Woes of a Graduate Student of English Literature

The blogger prepares for her first official conference that will take place in two weeks–making a crucial decision over whether or not to display nude bodies on her Powerpoint slide.  She swears that there is a point to be gained by it (and it’s part of the text, so what’s the problem!), but relents because others may shudder…or associate her religion with the ways of a true libertine.  

Oh, the woes of representation in modern society! Be gone! She thinks to herself.

The blogger ponders on her conference paper, and the fact that she hasn’t started writing it yet. In her despair, the blogger swoons dramatically on a chaise longue. And, after a sudden awakening, the blogger falls yet into a second swoon upon finding her MA reading list beside her. 

Old & Middle English:

Beowulf

Prose poems: “The Wanderer”, “The Seafarer,” “The Dream of the Rood,” “The Wife’s Lament,” “The Battle of Maldon,” “Deor”

Chaucer’s Canterbury Tales

Chaucer’s Troilus and Criseyde

Sir Gawain and the Green Knight

Pearl

Pier’s Plowman (B text)

Sir Orfeo and Sir Launfal

Ancrene Wisse

Gower’s Confessio Amantis

The Book of Margery Kempe

Drama: Abraham and Isaac, Second Shepherd’s Play and Crucifixion

Medieval lyrics

Malory’s Le Morte D’Arthur

Early American:

Jonathan Edward’s Personal Narrative

Benjamin Franklin Autobiography

Brockden Brown’s Wieland

Edgar Allan Poe’s short stories

Ralph Waldo Emerson’s poetry

Hawthorne’s The Scarlet Letter

Melville’s Moby Dick

Thoreau’s Walden

Douglass’ Narrative

Harriet Jacob’s Incidents in the Life of a Slave Girl

Whitman’s “Leaves of Grass,” “Song of Myself” “Crossing Brookling Ferry” “Out of the Cradle” and “When Lilacs Last”

Emily Dickinson’s poetry

Stowe’s Uncle Tom’s Cabin

Twain’s Huckleberry Finn

Henry James’ Portrait of a Lady

Wharton’s House of Mirth

Modern:

Djuna Barnes’ Nightwood

Conrad’s Heart of Darkness

Faulkner’s Sound and the Fury and Absalom Absalom!

Fitzgerald’s The Great Gatsby

Forster’s A Passage to India

Hemingway’s The Sun Also Rises

Hurston’s Their Eyes Were Watching God

Henry James’ The Ambassadors

Woolf’s Mrs. Dalloway

G. B. Shaw’s Major Barbara

Hellman’s The Children’s Hour

Poetry of Auden, Hart Crane, T.S. Eliot, Robert Frost, Langston Hughes, Marianne Moore, Ezra Pound, Wallace Stevens, and W.B. Yeats

Critical Theory:

Plato’s Republic

Aristotle’s Poetics and Longinus

Wordsworth’s Preface to the Lyrical Ballads

Shelley’s “A Defence of Poetry”

Saussure

Franco Moretti’s Graphs, Maps and Trees: Abstract Models for a Literary History

Judith Butler’s Gender Trouble

Gloria Anzaldua’s “La consciencia de la mestiza” Toward a New Consciousness”

Edward Said’s Orientalism

Gayatri Spivak’s “Can the Subaltern Speak?”

Wayne Booth’s The Rhetoric of Fiction

Mikhail Bakhtin’s “Discourse in the Novel”

Susan Lanser “Intro. to Fictions of Authority”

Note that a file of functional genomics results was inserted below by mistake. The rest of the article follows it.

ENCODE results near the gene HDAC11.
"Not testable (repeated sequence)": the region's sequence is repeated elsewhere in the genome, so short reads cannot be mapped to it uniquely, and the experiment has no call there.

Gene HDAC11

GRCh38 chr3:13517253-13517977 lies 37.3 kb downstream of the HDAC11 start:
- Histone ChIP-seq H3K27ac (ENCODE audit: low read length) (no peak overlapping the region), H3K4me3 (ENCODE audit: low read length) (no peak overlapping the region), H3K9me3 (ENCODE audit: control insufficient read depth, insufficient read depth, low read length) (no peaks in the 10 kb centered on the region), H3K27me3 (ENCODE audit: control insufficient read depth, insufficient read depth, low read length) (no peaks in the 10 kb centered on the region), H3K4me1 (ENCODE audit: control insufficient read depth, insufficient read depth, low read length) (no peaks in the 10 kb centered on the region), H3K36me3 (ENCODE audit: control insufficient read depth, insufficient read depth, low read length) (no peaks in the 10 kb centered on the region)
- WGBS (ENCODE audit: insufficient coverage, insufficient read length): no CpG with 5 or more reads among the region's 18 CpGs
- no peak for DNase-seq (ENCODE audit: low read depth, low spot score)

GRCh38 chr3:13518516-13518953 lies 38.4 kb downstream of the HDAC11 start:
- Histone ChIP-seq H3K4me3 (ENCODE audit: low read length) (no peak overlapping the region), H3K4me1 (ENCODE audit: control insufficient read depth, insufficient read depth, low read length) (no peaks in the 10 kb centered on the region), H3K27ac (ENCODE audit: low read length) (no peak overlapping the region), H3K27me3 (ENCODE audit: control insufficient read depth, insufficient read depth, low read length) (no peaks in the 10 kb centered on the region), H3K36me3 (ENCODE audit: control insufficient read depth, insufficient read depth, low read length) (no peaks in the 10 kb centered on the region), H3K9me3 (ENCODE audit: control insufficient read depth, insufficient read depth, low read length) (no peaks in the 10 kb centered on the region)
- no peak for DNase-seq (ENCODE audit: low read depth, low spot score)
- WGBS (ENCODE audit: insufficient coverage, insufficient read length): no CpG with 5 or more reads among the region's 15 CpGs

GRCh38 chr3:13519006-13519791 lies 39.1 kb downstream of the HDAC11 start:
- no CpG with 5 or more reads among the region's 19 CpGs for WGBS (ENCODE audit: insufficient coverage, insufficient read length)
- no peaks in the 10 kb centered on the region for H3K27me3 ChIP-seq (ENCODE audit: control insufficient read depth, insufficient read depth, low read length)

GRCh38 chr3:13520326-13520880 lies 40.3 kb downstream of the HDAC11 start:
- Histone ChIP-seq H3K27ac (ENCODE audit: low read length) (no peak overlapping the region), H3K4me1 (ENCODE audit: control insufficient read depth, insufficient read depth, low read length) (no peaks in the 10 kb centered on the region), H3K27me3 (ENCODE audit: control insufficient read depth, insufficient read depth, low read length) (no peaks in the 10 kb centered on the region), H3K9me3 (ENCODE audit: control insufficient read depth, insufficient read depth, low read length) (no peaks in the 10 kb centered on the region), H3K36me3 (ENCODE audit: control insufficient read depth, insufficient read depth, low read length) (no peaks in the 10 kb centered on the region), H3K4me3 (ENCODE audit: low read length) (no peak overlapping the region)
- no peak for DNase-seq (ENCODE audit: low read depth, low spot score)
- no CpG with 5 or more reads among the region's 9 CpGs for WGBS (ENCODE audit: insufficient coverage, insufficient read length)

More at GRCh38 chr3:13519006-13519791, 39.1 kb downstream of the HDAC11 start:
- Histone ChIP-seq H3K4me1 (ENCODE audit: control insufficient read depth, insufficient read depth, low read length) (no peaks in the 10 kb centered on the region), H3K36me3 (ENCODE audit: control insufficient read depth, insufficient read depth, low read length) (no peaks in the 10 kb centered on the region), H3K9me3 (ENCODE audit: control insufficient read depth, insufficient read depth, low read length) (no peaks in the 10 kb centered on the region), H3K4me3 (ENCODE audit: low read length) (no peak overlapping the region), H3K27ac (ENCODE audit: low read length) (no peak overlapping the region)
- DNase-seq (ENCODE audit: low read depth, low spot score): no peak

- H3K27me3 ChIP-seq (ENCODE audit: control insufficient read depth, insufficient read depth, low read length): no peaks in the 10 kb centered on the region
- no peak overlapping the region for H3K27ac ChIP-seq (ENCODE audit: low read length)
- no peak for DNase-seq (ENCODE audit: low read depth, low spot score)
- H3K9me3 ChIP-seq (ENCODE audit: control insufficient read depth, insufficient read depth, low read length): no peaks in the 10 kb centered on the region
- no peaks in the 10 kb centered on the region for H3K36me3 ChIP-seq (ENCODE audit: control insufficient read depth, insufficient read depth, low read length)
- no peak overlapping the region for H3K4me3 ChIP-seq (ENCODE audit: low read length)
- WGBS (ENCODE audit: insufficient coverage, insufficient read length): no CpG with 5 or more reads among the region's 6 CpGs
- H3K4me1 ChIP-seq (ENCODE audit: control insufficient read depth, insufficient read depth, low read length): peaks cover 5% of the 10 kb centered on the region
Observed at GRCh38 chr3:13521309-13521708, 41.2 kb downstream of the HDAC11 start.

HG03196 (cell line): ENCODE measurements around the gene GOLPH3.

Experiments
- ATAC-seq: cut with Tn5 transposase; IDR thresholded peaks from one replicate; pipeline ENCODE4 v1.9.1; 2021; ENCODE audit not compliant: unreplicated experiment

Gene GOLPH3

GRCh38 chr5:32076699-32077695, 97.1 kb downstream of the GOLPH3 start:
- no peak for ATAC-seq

The second black-out takes the blogger into a dream of the nightmare-ish kind. She dreams about Dooms Day; that is, the day of her MA exam. While she waits for her committee to settle, she worries about her veneration for old white Eurocentric male writers–the problematic Conrad-Melville-Hemingway-Faulkner kind. The dreaming blogger suddenly remembers Zora Neale Hurston, relieving her of her predisposition and guilt. Yes!, she isn’t a conditioned literary-racist-misogynist after all! She remembers the amount of work she has done on Mules and Men and Their Eyes Were Watching God and begins to feel better about her condition. She reminds herself that she loves Tony Morrison and Langston Hughes!

The blogger dreams that she is sitting in a dark room with a spotlight onto her pale face when the interrogation begins. What theories have you encountered, Ms. M____, that you find helpful in taking a postcolonial approach to Hemingway? Or, what critical pieces would make an interesting read from a disabilities studies perspective to Le Morte D’Arthur? The blogger silently curses the fact that she spent too much time watching the Food Network instead of reading theory.

Realizing that she hadn’t thought about the possibility of these questions, the blogger suddenly falls at the feet of her Literary Masters and begs them to have mercy on her.  “I, I, I…!” She stutters between sobs. Her committee, quite pleased at her Pamela-style performance,  reward her Virtue with a standing ovation.

In confusion, the dreaming blogger swoons (with elegance–as all true heroines do) and awakens from her stupor only to find herself drooling among Hemingway criticism, Craig Thompson’s Blankets and a bump on her head.

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2 thoughts on “Woes of a Graduate Student of English Literature

  1. Beautifully written, masha’Allah, and a pretty funny. Not sure you meant it to be funny though. And I hope to God that isn’t a picture of your study area, cause if it is, I got just one word for you sis: DAMN!

  2. It was meant to be satirical, so worry not. If I can’t laugh at myself, then grad school woes are worthless, no? I’m also taking a class on the English novel, which may be self evident by this twisted sense of humor, lol.

    Brother, thank God I don’t drool over my books, but yes, my room is a royal mess of papers, book and post-it notes. 🙂

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